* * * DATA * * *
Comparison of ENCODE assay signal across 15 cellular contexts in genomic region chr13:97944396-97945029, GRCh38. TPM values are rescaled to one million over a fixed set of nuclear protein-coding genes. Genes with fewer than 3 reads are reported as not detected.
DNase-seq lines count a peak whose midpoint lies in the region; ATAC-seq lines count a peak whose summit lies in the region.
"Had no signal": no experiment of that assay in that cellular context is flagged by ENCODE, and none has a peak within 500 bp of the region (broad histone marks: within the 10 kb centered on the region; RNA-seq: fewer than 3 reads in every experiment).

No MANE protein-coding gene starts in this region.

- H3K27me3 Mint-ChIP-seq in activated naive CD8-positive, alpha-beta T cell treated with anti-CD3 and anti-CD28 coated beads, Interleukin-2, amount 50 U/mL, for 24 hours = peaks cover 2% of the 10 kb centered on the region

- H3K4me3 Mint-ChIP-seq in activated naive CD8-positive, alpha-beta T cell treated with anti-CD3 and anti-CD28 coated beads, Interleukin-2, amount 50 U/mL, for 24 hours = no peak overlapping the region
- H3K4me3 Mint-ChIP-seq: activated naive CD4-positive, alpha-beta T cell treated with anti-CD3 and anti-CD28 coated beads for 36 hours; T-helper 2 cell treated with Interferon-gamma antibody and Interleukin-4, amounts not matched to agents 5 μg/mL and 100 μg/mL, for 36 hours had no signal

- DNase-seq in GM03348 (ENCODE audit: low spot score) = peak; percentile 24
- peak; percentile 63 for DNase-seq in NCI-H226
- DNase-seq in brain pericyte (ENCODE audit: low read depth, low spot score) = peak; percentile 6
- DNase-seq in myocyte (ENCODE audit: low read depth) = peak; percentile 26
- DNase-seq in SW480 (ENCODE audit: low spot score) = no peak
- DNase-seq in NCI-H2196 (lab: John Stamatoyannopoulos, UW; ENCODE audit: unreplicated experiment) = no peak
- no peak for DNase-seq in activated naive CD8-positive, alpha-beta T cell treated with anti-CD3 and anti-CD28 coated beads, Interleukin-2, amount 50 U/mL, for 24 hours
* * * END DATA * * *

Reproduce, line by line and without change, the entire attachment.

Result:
Comparison of ENCODE assay signal across 15 cellular contexts in genomic region chr13:97944396-97945029, GRCh38. TPM values are rescaled to one million over a fixed set of nuclear protein-coding genes. Genes with fewer than 3 reads are reported as not detected.
DNase-seq lines count a peak whose midpoint lies in the region; ATAC-seq lines count a peak whose summit lies in the region.
"Had no signal": no experiment of that assay in that cellular context is flagged by ENCODE, and none has a peak within 500 bp of the region (broad histone marks: within the 10 kb centered on the region; RNA-seq: fewer than 3 reads in every experiment).

No MANE protein-coding gene starts in this region.

- H3K27me3 Mint-ChIP-seq in activated naive CD8-positive, alpha-beta T cell treated with anti-CD3 and anti-CD28 coated beads, Interleukin-2, amount 50 U/mL, for 24 hours = peaks cover 2% of the 10 kb centered on the region

- H3K4me3 Mint-ChIP-seq in activated naive CD8-positive, alpha-beta T cell treated with anti-CD3 and anti-CD28 coated beads, Interleukin-2, amount 50 U/mL, for 24 hours = no peak overlapping the region
- H3K4me3 Mint-ChIP-seq: activated naive CD4-positive, alpha-beta T cell treated with anti-CD3 and anti-CD28 coated beads for 36 hours; T-helper 2 cell treated with Interferon-gamma antibody and Interleukin-4, amounts not matched to agents 5 μg/mL and 100 μg/mL, for 36 hours had no signal

- DNase-seq in GM03348 (ENCODE audit: low spot score) = peak; percentile 24
- peak; percentile 63 for DNase-seq in NCI-H226
- DNase-seq in brain pericyte (ENCODE audit: low read depth, low spot score) = peak; percentile 6
- DNase-seq in myocyte (ENCODE audit: low read depth) = peak; percentile 26
- DNase-seq in SW480 (ENCODE audit: low spot score) = no peak
- DNase-seq in NCI-H2196 (lab: John Stamatoyannopoulos, UW; ENCODE audit: unreplicated experiment) = no peak
- no peak for DNase-seq in activated naive CD8-positive, alpha-beta T cell treated with anti-CD3 and anti-CD28 coated beads, Interleukin-2, amount 50 U/mL, for 24 hours